Sustainability review platform Wherefrom has reacted to a slew of Mercedes-Benz ads promoting Mercedes-EQ, its line of electric cars. Hence the automaker’s call for greenwashing after Mercedes-Benz associated its brand with the beauty of nature in its ads.
The original ads showed images of nature ranging from a rose to leaf veins, honeycomb and lightning bolts. A circle is placed in the middle of the ads to highlight the Mercedes-Benz symbol. At the bottom of each ad reads “Nothing or Nature. Climate change. It’s already here. Mercedes EQ.”
With its agency 10 Days London, Wherefrom refuted the campaign by showing the reality of climate change and the impact that Mercedes-Benz has on it. The beautiful images of nature have been replaced by drought, oil spills, fires and icebergs breaking away.
“Hey Mercedes-Benz! As gorgeous as these viral ads are, we have other ideas. So 10 Days London and Wherefrom UK tried them out and gave them a more realistic makeover. You know, without the greenwashing,” D’ where said in an Instagram post. “Don’t worry, we won’t mention you being sued for ‘failing to take enough action to address your contribution to climate change,'” he added.
Meanwhile, the Mercedes-Benz ads seem to have gotten plenty of positive feedback. According to Jolyon White, founder and creative director of 10 Days London, many “ignorantly shared” the adverts and left comments praising them as a “smart”, “wonderful” and “just brilliant” campaign.
He explained on LinkedIn that it is “the most shameless example of greenwashing he has ever seen”. “It’s using the beauty of nature to appear green when the truth is that Mercedes is being sued for not taking enough action to address its contribution to climate change,” he said. As such, 10 Days London and Wherefrom couldn’t sit back and watch as “people mindlessly promote greenwashing” and decided to give the adverts a realistic makeover. INTERACTIVE-MARKETING has contacted Mercedes-Benz for comment.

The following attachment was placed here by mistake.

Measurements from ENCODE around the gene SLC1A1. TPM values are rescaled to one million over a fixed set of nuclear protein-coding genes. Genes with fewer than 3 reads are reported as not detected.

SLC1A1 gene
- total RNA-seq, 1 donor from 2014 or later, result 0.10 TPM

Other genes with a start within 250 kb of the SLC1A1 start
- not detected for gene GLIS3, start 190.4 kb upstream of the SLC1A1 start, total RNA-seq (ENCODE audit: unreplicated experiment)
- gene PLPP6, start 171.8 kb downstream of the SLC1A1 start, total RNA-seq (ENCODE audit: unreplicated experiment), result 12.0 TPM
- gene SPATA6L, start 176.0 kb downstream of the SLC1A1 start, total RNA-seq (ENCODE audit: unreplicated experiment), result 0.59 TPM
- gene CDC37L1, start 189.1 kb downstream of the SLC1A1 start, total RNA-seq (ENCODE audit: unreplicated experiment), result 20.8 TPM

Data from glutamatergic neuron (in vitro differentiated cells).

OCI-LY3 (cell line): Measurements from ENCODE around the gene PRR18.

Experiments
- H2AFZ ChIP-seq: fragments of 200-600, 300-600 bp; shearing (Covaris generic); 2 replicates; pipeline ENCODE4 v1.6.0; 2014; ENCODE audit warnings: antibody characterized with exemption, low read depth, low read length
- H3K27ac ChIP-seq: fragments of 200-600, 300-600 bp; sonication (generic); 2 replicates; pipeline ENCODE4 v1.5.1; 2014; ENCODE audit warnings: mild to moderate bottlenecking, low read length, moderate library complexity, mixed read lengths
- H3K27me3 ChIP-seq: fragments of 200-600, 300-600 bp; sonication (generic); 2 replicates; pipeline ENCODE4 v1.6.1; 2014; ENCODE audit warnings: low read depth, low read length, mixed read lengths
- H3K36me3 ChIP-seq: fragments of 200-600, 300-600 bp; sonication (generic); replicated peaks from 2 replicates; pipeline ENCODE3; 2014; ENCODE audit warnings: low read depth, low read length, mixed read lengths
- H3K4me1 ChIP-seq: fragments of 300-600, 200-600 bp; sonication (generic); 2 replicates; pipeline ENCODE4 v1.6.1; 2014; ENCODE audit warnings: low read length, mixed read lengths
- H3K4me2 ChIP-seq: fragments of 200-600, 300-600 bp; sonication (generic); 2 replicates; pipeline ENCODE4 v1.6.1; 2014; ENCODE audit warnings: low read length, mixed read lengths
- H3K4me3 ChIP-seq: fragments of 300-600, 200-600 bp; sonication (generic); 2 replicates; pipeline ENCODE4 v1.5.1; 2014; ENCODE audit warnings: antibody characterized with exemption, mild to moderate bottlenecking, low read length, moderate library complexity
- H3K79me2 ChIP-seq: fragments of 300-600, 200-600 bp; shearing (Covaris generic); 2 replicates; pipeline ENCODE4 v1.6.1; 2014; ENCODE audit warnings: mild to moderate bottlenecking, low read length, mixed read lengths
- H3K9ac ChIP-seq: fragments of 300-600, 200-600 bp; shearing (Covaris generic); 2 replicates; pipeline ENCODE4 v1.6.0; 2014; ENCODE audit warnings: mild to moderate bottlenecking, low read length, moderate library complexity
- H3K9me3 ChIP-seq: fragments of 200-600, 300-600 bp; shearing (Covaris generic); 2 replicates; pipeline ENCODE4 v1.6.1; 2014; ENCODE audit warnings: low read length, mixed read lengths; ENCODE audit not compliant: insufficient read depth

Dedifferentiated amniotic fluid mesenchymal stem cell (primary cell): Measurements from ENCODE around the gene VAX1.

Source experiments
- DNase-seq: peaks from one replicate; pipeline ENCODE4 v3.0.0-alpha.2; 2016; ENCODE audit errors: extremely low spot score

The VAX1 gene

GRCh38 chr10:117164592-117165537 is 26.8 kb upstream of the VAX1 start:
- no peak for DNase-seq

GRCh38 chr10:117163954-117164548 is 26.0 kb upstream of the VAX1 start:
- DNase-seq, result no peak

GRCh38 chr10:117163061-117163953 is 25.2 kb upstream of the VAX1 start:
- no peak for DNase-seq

Last year Mercedes-Benz and BMW were sued by German activists for refusing to tighten carbon emissions targets. According to Reuters, this is the first time German citizens have banded together to sue private companies for negatively impacting climate change.
Greenwashing is an issue facing brands these days and with regulators, activists, NGOs, investors and customers scrutinizing corporate communications, it is sure to have a negative impact on brand image and a company’s reputation if called upon to do so. According to Forrester, greenwashing is just the tip of the sustainability communication iceberg. Beyond that, sustainability issues will also occupy more of the marketer’s workspace. By catering to values-driven customers, companies that embrace responsible marketing will gain a sustainable competitive advantage.
Meanwhile, Milieu Insight’s Southeast Asia survey found that consumers these days don’t blindly trust sustainability claims. In beauty, for example, 67% of the 1,000 respondents will look more for claims on the packaging of their beauty products to find out if they are truly sustainable/clean/ethical, especially those from the Philippines (83% ) and Malaysia (72%). %).
Meanwhile, 42% of Indonesian consumers and 41% of Singaporean consumers said they trust claims on their beauty product packaging to know if they are sustainable/clean/ethical, while only 28% in Malaysia said the same thing.
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